CBR15Passport another country (set in England, both author & illustrator live in UK)
The Queen’s Favorite Witch V02 The Lost King has the old distinction of being maybe not as good as the first, but also just as good as the first. I mean, I enjoyed volume one (even though it was a familiar story, it felt fresh and new) and built the second volume up so much (hard not to, even subconsciously) it was of course going to happen. But this time, we have the “set up” story over and now we can get into some of the nitty gritty of this fun series and that gives things a leg up on the “good times” of reading.
If you like history with a twist, this is the graphics novel series for you. Benjamin Dickson and Rachael Smith allow us to follow a young witch (Daisy) through the court of Queen Elizabeth as she battles the difficulty of learning spells, overcoming her self-doubt, cleaning in her cauldron, talking to rats and sweet, but not too bright spiders, dealing with plots against the queen, a new friend with a queasy stomach (flying is really not his thing), and water demons (who might be evil, but are kind of cute).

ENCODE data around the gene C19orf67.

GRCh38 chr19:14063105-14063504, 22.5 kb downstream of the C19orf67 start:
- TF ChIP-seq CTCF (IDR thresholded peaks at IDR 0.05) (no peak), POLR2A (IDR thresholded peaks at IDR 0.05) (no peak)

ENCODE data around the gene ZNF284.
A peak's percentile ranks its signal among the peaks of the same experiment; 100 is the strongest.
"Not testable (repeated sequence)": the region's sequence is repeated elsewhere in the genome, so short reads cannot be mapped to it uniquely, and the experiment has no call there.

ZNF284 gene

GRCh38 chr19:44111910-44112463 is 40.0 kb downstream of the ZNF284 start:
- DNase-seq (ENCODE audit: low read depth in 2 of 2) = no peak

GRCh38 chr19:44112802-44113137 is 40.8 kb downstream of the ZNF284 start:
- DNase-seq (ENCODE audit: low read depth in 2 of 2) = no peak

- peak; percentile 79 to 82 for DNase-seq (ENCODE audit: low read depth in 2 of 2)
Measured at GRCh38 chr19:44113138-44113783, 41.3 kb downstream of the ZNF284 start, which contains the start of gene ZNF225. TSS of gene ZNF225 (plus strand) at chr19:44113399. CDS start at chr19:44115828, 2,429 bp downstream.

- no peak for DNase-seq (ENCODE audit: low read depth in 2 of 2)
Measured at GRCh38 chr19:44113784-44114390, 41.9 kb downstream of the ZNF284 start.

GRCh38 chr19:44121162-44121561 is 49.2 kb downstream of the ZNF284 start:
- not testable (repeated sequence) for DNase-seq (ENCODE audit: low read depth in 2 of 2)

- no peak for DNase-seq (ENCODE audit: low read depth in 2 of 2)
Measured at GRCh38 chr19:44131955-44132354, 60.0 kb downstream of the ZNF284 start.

The artwork is, in many ways, my favorite part of het story. I like the colors (bold and solid), the busyness of things, and yet, you can figure out the story without the art overwhelming and crowding the story. They complement the text and in many ways are their own character. They have character, too. Okay, I could have done without the lovey green vomit coming out of the character, but it did work to move a lull in the story along. And the characteristics of people come out. You see clues that you need to realize (the water on the face of the King of Spain) and the eye patch on the villain (thanks, now I know he’s a bad guy, because you know, eye patch!)
But seriously, with all the humor involved, this really is a good story of a fictionalized piece of history. We learn about women’s roles of the time, how history was unfolding, and the way people feel about being different. The afterwards helps show you fact in relation to the fiction.